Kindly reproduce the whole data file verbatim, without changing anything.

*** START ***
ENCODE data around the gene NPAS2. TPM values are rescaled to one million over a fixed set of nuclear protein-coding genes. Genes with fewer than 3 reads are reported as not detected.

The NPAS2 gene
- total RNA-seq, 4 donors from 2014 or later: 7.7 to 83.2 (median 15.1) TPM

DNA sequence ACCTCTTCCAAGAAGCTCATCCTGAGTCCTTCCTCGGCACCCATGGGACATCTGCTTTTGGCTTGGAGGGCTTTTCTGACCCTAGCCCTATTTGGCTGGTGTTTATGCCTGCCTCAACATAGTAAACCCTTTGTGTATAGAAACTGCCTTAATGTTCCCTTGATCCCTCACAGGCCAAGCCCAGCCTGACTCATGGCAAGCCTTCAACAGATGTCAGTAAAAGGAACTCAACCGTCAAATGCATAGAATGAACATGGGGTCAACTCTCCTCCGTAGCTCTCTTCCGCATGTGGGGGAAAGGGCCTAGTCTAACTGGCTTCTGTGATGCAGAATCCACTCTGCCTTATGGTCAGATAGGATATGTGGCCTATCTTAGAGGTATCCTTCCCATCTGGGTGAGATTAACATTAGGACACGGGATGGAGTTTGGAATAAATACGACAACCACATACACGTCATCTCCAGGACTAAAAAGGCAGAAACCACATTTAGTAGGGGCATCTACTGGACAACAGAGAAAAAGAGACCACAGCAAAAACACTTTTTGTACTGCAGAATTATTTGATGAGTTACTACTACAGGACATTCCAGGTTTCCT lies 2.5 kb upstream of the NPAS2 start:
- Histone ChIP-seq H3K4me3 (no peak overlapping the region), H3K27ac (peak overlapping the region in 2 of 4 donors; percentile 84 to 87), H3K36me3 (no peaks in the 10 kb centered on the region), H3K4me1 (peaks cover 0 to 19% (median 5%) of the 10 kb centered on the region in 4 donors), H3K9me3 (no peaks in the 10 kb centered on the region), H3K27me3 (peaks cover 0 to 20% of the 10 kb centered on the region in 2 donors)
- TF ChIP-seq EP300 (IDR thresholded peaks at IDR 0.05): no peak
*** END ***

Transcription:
ENCODE data around the gene NPAS2. TPM values are rescaled to one million over a fixed set of nuclear protein-coding genes. Genes with fewer than 3 reads are reported as not detected.

The NPAS2 gene
- total RNA-seq, 4 donors from 2014 or later: 7.7 to 83.2 (median 15.1) TPM

DNA sequence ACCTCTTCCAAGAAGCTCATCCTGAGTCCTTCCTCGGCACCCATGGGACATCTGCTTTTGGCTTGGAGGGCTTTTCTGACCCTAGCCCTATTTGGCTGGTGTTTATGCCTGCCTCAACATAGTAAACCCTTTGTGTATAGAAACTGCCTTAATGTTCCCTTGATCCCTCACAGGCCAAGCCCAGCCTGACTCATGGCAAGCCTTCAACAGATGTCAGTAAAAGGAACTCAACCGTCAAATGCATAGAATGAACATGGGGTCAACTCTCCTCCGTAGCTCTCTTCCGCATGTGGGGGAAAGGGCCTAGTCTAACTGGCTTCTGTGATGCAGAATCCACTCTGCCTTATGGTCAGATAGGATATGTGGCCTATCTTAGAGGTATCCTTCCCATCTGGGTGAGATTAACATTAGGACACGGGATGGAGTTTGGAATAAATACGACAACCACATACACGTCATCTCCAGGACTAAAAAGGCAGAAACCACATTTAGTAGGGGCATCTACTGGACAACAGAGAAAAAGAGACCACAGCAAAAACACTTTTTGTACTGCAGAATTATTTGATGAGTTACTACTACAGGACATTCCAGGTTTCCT lies 2.5 kb upstream of the NPAS2 start:
- Histone ChIP-seq H3K4me3 (no peak overlapping the region), H3K27ac (peak overlapping the region in 2 of 4 donors; percentile 84 to 87), H3K36me3 (no peaks in the 10 kb centered on the region), H3K4me1 (peaks cover 0 to 19% (median 5%) of the 10 kb centered on the region in 4 donors), H3K9me3 (no peaks in the 10 kb centered on the region), H3K27me3 (peaks cover 0 to 20% of the 10 kb centered on the region in 2 donors)
- TF ChIP-seq EP300 (IDR thresholded peaks at IDR 0.05): no peak